Written by: Charles Weaver, CEO of MSPAlliance
In previous articles and MSPWorld sessions, we have discussed the concept of risk-based pricing for managed service providers. For those of you not familiar with risk-based pricing, it is the practice of adding a variable multiplier to your pricing model factoring in risk based on each client engagement.
There are many advantages to risk-based pricing. I will not go through all of them, but this approach does arm MSPs with the ability to defend themselves against commodity pressures, price shopping clients, and competition from break/fix providers.
What’s Different with Risk Pricing 2.0?
First, if you haven’t already, please read our previous articles on risk-based pricing, so you are familiar with the concept. If traditional MSP pricing models utilized per device and per user units to arrive at a price for managed services, risk pricing includes risk inherent in a particular client and adds that to the managed services pricing agreement.
Risk Pricing 2.0 adds to this theory by encouraging good behavior in your clients by reducing the cost of their managed services spend if they are behaving in a way that reduces their overall risk.
Pricing your managed services in such a way can enforce positive behavior with your clients, instead of punishing them for bad behavior. Here are a few examples of risk pricing 2.0 in action.
Risk Pricing 2.0 Examples
The following are some examples of positive behavior that can be rewarded.
Backup – if your client backs up their data (either on their own or uses an MSP to do it)
MFA – authenticating users beyond their standard username and password credentials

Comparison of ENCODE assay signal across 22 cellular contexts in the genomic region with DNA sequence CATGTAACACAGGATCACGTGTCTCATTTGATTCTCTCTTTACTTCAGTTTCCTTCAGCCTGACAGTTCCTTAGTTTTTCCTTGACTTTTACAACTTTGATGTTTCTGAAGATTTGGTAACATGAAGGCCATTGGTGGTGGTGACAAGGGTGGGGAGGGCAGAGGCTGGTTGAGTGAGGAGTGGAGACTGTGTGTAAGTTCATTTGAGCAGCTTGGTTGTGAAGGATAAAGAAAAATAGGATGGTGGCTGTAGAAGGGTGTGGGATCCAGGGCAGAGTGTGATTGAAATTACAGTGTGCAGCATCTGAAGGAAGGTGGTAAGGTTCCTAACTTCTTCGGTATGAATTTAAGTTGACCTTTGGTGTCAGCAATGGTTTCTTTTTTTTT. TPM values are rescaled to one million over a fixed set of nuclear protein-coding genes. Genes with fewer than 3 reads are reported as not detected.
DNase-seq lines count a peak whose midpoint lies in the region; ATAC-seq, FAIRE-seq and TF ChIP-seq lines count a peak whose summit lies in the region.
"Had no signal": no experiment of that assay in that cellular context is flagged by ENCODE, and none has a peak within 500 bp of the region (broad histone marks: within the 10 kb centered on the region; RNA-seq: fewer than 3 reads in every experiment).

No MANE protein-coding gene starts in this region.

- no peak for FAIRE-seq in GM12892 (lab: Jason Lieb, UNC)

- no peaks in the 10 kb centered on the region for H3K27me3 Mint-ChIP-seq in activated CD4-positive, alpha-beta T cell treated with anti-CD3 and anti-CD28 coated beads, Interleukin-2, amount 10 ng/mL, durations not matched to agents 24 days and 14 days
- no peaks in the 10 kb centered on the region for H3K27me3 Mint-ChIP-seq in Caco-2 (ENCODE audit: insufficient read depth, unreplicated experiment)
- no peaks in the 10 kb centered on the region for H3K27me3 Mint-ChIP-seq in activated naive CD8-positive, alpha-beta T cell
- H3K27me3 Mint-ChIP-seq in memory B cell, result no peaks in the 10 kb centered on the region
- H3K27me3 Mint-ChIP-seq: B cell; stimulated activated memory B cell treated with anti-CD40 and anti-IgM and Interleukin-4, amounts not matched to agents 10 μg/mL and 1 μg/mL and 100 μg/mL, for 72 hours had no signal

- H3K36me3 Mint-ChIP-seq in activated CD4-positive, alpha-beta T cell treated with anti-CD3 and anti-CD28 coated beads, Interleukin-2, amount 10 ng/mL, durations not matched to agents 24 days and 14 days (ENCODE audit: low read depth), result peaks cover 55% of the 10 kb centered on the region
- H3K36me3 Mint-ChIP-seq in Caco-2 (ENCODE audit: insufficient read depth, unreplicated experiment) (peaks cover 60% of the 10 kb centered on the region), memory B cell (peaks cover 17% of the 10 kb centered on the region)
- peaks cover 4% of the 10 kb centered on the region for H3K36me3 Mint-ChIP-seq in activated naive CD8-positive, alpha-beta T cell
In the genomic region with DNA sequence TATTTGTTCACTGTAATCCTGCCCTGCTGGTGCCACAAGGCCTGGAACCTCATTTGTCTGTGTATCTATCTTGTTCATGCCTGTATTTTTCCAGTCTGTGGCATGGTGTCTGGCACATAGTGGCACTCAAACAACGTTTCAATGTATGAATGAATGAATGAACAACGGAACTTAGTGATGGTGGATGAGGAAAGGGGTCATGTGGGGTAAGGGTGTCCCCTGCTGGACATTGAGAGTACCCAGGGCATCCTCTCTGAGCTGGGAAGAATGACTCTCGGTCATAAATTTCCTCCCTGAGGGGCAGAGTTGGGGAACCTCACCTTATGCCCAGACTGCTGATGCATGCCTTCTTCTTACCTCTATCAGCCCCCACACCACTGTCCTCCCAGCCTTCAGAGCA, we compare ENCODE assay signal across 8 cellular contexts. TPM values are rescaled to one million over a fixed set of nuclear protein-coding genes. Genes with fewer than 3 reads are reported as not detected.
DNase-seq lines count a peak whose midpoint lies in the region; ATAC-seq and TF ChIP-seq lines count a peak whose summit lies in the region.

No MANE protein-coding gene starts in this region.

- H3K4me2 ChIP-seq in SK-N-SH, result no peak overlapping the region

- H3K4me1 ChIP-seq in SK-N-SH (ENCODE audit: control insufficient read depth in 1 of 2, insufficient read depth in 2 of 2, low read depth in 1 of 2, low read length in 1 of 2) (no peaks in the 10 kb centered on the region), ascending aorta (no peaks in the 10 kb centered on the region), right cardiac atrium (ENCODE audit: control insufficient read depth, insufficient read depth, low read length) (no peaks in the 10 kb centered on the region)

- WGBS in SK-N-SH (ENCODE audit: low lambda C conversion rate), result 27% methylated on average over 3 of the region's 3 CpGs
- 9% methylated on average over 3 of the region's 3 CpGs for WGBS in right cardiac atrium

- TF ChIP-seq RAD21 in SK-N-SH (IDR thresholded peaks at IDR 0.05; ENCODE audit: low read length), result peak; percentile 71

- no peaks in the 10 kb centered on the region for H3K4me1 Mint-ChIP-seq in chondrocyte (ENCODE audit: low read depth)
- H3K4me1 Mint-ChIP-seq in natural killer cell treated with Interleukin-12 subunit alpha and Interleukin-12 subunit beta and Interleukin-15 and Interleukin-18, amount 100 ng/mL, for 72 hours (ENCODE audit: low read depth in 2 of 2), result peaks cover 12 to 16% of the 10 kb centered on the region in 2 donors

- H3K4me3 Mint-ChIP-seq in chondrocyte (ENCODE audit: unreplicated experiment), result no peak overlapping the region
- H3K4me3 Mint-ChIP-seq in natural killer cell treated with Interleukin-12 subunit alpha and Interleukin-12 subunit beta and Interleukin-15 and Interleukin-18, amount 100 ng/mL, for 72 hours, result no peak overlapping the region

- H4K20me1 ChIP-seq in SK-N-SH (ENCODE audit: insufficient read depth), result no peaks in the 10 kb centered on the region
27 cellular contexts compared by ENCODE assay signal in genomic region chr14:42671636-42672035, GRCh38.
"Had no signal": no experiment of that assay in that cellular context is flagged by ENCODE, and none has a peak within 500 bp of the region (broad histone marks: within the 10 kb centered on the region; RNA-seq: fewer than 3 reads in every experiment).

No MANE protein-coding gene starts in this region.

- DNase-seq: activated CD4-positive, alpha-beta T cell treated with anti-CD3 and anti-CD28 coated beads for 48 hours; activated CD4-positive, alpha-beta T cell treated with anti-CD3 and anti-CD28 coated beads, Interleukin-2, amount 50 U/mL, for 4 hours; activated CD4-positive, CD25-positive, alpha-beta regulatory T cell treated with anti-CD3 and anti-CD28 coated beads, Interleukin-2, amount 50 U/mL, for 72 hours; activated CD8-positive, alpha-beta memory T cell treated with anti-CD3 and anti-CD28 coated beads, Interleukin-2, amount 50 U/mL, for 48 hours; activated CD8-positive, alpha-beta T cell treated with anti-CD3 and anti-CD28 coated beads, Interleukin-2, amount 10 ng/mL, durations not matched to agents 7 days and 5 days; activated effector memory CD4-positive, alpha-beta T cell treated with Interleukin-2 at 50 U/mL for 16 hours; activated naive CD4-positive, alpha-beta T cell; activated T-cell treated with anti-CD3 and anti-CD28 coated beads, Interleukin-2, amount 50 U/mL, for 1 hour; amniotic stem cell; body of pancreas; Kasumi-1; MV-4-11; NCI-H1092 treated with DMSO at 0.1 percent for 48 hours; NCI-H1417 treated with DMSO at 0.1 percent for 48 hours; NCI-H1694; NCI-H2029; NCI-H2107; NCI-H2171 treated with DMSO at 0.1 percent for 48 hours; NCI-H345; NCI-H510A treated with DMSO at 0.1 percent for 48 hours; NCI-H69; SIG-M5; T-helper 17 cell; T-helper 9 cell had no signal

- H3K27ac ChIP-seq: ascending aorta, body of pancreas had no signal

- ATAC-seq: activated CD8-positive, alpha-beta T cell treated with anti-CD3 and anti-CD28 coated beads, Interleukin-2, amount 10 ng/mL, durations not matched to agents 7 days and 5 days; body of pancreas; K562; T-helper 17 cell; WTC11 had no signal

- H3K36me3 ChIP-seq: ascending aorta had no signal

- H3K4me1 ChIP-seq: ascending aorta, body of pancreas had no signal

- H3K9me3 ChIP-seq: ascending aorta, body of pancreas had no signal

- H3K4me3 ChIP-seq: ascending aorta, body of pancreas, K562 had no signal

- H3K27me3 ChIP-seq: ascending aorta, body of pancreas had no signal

Security monitoring – beyond regular network and device monitoring, having some level of security monitoring is a good baseline level of security protection for clients.
Password management – not just the enforcement of good password policies, but helping clients secure their organization by utilizing password management systems can make a huge difference with minimal investment
Risk Pricing in Action
The above examples are good practices any organization should have in place. Le’ts take a look at how risk pricing 2.0 would encourage these behaviors. You have two clients: client #1 has all these above-mentioned practices in place; client #2 does not. Under this scenario, client #1 would pay less for their managed services agreement than client #2.
Now, before you state the obvious, I know that there could be other variables at play here. But, you get the idea: one client would be incented to behave a certain way through lower fees, and the other would pay more because of their lack of proper “cyber hygiene.”
MSPs could make this pricing model part of their sales process. Potential clients could be shown multiple options depending on what they were willing to do; the riskier they are, the more they pay.
Risk-based pricing is a model designed to give MSPs more control over guiding clients towards safer and more secure IT management.